Prague's most preposterously huge piece of cultural junk was demolished long before the Velvet Revolution. This was 14,000-ton granite statue of Stalin leading the people that stood above the city in Letna Park, staring down Parizska Street. Unveiled amid much hoopla in 1953, it became an embarrassment and was shrouded in scaffolding after Krushchev denounced Uncle Joe in 1956. In 1962 the colossus was dynamited into oblivion. A huge metronome now waves cheerily back and forth on the site and the plaza has been taken over by the skateboard set.
Prague has one statue of a communist that no one seems to mind. It's of Jan Sverma and it stands on a modest pedestal at the south end of Svermuv Most, his namesake bridge. A hero of World War II, Sverma was killed fighting the Nazis in 1944 and consequently had no involvement in the communist regime that ruled from 1948-89.
In fact, he was supposedly part of the liberal wing of Czech communists that opposed hardliner Gottwald. A grandson of Sverma, incidently, was a classmate and friend of an Oxford University student named Bill Clinton, now the United States president, and Clinton visited Prague in 1970 while a student as a guest of this friend, named Jan Kopold.
What happened to all the rest of Prague's communist statues? Most of them are gathering dust in a former airplane hangar owned by the Gallery of the City of Prague near the town of Louny, about 70 kilometers from Prague. Here, closed off from the public, 10-foot carvings of Lenin, Marx and assorted generic revolutionaries wait in the dark for the city to decide what to do with them. Although in Budapest the Hungarians have gathered more than 50 such statues in an open-air setting for the edification of the curious, the Czechs say they have more important priorities for now.
Where spies came in from the cold
Elsewhere in Prague there are remnants that tourists walk past constantly without noticing, although native Praguers who are old enough are keenly aware of them.
For example, look up at lampposts and you'll notice that many contain public address megaphones. Although now silent, on socialist holidays, for hours on end, these horns once blared speeches and martial music to every corner or the city.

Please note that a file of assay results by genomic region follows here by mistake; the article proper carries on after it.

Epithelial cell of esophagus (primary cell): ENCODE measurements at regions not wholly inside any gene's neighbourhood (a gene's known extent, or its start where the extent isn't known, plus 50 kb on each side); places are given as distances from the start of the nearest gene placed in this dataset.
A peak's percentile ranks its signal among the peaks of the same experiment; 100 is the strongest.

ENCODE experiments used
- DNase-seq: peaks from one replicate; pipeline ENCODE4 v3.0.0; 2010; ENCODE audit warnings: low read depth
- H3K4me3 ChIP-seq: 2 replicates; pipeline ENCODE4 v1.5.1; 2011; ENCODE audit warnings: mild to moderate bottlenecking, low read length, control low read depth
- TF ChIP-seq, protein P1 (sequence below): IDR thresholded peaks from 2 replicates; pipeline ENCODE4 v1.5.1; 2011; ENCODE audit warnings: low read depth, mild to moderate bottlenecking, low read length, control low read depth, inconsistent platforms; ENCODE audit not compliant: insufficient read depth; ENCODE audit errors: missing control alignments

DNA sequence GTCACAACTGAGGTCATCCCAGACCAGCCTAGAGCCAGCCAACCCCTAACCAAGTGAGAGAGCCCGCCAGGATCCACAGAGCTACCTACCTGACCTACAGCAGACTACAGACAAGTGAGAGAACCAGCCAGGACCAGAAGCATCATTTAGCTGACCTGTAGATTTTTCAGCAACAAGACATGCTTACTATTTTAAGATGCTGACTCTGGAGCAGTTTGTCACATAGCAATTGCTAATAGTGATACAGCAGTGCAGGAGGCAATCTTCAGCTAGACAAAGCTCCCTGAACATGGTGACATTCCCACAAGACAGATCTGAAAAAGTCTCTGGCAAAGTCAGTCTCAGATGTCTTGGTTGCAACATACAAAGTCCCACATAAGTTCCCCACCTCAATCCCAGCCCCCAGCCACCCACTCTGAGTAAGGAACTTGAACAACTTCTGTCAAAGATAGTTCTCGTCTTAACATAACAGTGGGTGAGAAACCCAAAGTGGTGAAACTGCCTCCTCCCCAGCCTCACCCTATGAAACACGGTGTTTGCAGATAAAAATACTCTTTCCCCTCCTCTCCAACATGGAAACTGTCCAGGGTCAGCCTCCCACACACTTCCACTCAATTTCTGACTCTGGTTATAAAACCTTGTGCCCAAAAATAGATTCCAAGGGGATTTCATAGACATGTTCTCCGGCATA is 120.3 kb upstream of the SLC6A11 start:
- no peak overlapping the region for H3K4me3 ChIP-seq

The Inter-Continental Hotel overlooking the Vltava River, the black, hulking former Parliament Building next to the National Museum on Wenceslaus Square and the television tower in Zizkov that looks like a space station were built to be proud symbols of the communist age. Now, they're just big, banal examples of modernism (it's an irony to savor that the Parliament Building has since 1993 housed the headquarters of Radio Free Europe).
Prague's newest pilgrimage site for aficinados of Cold War huggermugger is the bell tower of St. Nicholas Church in Mala Strana, now reopened after a year of renovations. It was at the top of this tower that the secret police maintained a spy nest. If you pay your 30 crowns (90 cents) for a ticket and huff and puff your way to the top you'll easily see why. There, to the west, beneath the mini-Eiffel Tower on Petrin Hill, are the interior gardens and courtyards of the U.S. and British embassies in plain view. Flip open the English language folder next to the guestbook on top and you can read a history of the tower, including its utilization for surveillance.
Finally, lest this sound like an utter campfest, there's a place that's devoid of amusing hokiness.
In the castle district of Hradcany there is a cobbled lane on the north side of the Loretto shrine called Kapucinska. It was at Kapucinska 2 that the communists operated a military prison and it was in a small outbuilding in the courtyard of this prison that interrogation units tortured the "enemies of the state." The site is closed now and high walls and a gate obscure the view, but the Czechs, who pride themselves on their long memories, have put up a plaque noting that it was the place where political prisoners suffered under communism.
(Originally appeared in The Washington Post.)